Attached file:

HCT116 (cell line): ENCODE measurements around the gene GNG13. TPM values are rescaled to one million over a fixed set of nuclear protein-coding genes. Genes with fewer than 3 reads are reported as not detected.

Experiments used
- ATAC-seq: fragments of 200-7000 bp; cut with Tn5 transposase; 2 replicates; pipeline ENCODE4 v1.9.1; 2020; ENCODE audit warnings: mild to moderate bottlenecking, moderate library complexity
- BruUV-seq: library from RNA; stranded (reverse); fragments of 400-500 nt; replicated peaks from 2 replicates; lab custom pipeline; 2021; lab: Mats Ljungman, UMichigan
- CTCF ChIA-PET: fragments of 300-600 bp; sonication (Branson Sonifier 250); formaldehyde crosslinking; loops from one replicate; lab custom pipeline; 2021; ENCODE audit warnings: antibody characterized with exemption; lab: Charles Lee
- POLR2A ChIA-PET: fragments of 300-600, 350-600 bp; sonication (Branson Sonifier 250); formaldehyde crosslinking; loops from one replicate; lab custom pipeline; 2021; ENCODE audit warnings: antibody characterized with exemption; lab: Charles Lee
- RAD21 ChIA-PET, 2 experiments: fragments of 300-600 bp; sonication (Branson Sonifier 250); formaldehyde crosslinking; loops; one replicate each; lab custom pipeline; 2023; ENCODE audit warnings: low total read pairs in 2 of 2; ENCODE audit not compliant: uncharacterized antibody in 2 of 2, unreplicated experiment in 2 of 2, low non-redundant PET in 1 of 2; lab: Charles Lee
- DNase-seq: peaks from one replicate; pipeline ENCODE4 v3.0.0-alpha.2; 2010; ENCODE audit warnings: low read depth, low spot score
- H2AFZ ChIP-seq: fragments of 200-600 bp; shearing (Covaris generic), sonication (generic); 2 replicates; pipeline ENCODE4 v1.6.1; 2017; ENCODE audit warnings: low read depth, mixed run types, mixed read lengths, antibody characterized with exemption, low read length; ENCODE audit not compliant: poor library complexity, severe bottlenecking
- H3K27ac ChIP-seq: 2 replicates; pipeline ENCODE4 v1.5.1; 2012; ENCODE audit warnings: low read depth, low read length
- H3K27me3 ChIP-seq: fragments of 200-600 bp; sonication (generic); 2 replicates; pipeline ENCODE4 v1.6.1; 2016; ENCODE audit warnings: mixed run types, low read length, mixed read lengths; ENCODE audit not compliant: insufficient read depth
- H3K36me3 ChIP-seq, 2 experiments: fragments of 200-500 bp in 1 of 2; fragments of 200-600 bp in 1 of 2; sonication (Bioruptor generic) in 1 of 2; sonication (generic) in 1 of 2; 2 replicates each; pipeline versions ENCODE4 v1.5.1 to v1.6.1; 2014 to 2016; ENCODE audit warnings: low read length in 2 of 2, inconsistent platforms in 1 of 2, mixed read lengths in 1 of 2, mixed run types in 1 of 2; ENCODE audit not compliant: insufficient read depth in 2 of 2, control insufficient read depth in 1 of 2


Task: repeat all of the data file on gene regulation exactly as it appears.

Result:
HCT116 (cell line): ENCODE measurements around the gene GNG13. TPM values are rescaled to one million over a fixed set of nuclear protein-coding genes. Genes with fewer than 3 reads are reported as not detected.

Experiments used
- ATAC-seq: fragments of 200-7000 bp; cut with Tn5 transposase; 2 replicates; pipeline ENCODE4 v1.9.1; 2020; ENCODE audit warnings: mild to moderate bottlenecking, moderate library complexity
- BruUV-seq: library from RNA; stranded (reverse); fragments of 400-500 nt; replicated peaks from 2 replicates; lab custom pipeline; 2021; lab: Mats Ljungman, UMichigan
- CTCF ChIA-PET: fragments of 300-600 bp; sonication (Branson Sonifier 250); formaldehyde crosslinking; loops from one replicate; lab custom pipeline; 2021; ENCODE audit warnings: antibody characterized with exemption; lab: Charles Lee
- POLR2A ChIA-PET: fragments of 300-600, 350-600 bp; sonication (Branson Sonifier 250); formaldehyde crosslinking; loops from one replicate; lab custom pipeline; 2021; ENCODE audit warnings: antibody characterized with exemption; lab: Charles Lee
- RAD21 ChIA-PET, 2 experiments: fragments of 300-600 bp; sonication (Branson Sonifier 250); formaldehyde crosslinking; loops; one replicate each; lab custom pipeline; 2023; ENCODE audit warnings: low total read pairs in 2 of 2; ENCODE audit not compliant: uncharacterized antibody in 2 of 2, unreplicated experiment in 2 of 2, low non-redundant PET in 1 of 2; lab: Charles Lee
- DNase-seq: peaks from one replicate; pipeline ENCODE4 v3.0.0-alpha.2; 2010; ENCODE audit warnings: low read depth, low spot score
- H2AFZ ChIP-seq: fragments of 200-600 bp; shearing (Covaris generic), sonication (generic); 2 replicates; pipeline ENCODE4 v1.6.1; 2017; ENCODE audit warnings: low read depth, mixed run types, mixed read lengths, antibody characterized with exemption, low read length; ENCODE audit not compliant: poor library complexity, severe bottlenecking
- H3K27ac ChIP-seq: 2 replicates; pipeline ENCODE4 v1.5.1; 2012; ENCODE audit warnings: low read depth, low read length
- H3K27me3 ChIP-seq: fragments of 200-600 bp; sonication (generic); 2 replicates; pipeline ENCODE4 v1.6.1; 2016; ENCODE audit warnings: mixed run types, low read length, mixed read lengths; ENCODE audit not compliant: insufficient read depth
- H3K36me3 ChIP-seq, 2 experiments: fragments of 200-500 bp in 1 of 2; fragments of 200-600 bp in 1 of 2; sonication (Bioruptor generic) in 1 of 2; sonication (generic) in 1 of 2; 2 replicates each; pipeline versions ENCODE4 v1.5.1 to v1.6.1; 2014 to 2016; ENCODE audit warnings: low read length in 2 of 2, inconsistent platforms in 1 of 2, mixed read lengths in 1 of 2, mixed run types in 1 of 2; ENCODE audit not compliant: insufficient read depth in 2 of 2, control insufficient read depth in 1 of 2